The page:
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On View at the Skirball Cultural Center

The power of photography takes center stage at the SkirballCultural Center with is current exhibit, This Light of Ours: Activists of the Civil Rights Movement. The exhibition highlights the work of nine photographers primarily affiliated with the Student Nonviolent Coordinating (SNCC) in the 1960s.

Unlike Photojournalists who only wrote on breaking news events from an outsiders perspective, these nine photographers, of different ethnic, racial, religious and geographic backgrounds, lived within the Movement and documented its activities by focusing on local people and socially-engaged students to portray community life as well as protest. The photographs are personal and emotional showing us that this Movement was fought by thousands of “ordinary” Americans. You look into the eyes of these courageous young peoples whose moral vision and impact continue to shape our lives.

In addition to the photographs, the exhibition will include audio recording of the photographers recalling their time in the Movement as well as protest music, posters, newspapers, and informational booklets from the 1960s. These objects along with the SNCC photographs reveal how the organization used photography to raise awareness of their activism.

The final section of the Skirball’s presentation highlights the enduring fight of voting rights taking place across the country today.

On view through February 25, 2024

RECLAIMED: A Family Painting

Immerse yourself in the journey of one family, and one painting from 1920s Czechoslovakia to contemporary Los Angeles. The exhibition tell the story of three generations of women who spent over eighty years trying to recover what the Nazis had stolen from their Jewish family during the Holocaust.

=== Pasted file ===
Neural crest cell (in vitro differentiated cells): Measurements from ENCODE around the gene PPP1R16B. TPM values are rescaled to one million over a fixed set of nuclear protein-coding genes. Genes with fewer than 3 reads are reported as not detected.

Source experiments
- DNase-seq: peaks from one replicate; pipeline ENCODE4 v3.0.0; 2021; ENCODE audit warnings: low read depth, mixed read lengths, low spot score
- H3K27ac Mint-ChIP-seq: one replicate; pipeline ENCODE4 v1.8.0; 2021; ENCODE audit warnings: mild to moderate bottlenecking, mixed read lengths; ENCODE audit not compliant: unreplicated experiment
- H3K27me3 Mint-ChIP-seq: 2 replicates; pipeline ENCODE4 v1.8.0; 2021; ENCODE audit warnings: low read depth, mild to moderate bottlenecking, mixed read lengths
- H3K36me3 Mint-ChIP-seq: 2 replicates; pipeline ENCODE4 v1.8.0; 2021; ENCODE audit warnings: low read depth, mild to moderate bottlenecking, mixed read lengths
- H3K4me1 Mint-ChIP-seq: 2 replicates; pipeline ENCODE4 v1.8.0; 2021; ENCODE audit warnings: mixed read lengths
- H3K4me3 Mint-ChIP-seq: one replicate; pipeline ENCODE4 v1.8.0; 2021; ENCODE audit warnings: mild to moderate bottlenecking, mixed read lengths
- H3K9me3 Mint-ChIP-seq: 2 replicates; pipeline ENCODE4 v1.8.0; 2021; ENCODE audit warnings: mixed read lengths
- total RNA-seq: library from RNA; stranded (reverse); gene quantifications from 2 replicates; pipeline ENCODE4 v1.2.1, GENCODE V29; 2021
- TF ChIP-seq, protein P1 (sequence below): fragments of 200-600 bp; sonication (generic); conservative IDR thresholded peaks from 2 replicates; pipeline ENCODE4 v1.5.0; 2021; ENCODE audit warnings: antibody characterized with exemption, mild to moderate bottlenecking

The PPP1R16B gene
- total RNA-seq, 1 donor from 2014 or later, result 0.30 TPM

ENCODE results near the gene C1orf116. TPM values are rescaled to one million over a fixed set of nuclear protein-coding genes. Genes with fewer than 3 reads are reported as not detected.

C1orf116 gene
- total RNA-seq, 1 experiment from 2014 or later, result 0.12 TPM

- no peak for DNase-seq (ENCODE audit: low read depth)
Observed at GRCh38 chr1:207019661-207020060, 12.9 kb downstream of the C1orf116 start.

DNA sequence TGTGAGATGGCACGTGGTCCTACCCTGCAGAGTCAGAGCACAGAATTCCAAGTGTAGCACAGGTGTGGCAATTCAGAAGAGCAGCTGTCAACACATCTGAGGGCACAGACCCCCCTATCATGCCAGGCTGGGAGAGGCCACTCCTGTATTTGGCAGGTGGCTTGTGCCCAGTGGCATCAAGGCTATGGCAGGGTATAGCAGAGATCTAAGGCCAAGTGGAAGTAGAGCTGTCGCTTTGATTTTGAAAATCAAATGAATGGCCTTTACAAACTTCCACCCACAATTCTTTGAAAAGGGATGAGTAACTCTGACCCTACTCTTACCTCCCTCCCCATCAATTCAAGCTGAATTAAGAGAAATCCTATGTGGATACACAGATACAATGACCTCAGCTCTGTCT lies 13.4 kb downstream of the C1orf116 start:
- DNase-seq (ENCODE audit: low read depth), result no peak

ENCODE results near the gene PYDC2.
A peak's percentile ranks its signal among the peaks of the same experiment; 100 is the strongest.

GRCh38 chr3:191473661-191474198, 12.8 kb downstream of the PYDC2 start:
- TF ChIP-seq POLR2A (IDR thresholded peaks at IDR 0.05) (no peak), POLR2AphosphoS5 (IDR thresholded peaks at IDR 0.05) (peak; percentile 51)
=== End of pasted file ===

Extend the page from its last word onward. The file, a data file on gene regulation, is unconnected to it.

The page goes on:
On view through March 3, 2024

The American Library

This is an imaginative portrait of a nation by internationally recognized Yinka Shonibare that explores how ideas of citizenship, home and nationalism hold complex meanings.

The exhibition creates a library setting where the shelves are filled with more than six thousand books individually wrapped in Shonibare’s signature Dutch wax-printed cotton textiles. Each book bears a name on its spine of a notable American individual. First-and second-generation immigrants and Black Americans affected by the Great Migration are featured alongside one another. A further set of books features the names of people who have spoken against immigration, equality of diversity in America.

This juxtaposition touches on current debates about immigration Viewers are invited consider the varied peoples and cultural sources that inform our sense of history and culture, and thus shape out own sense of belonging.

On view through September 1, 2024


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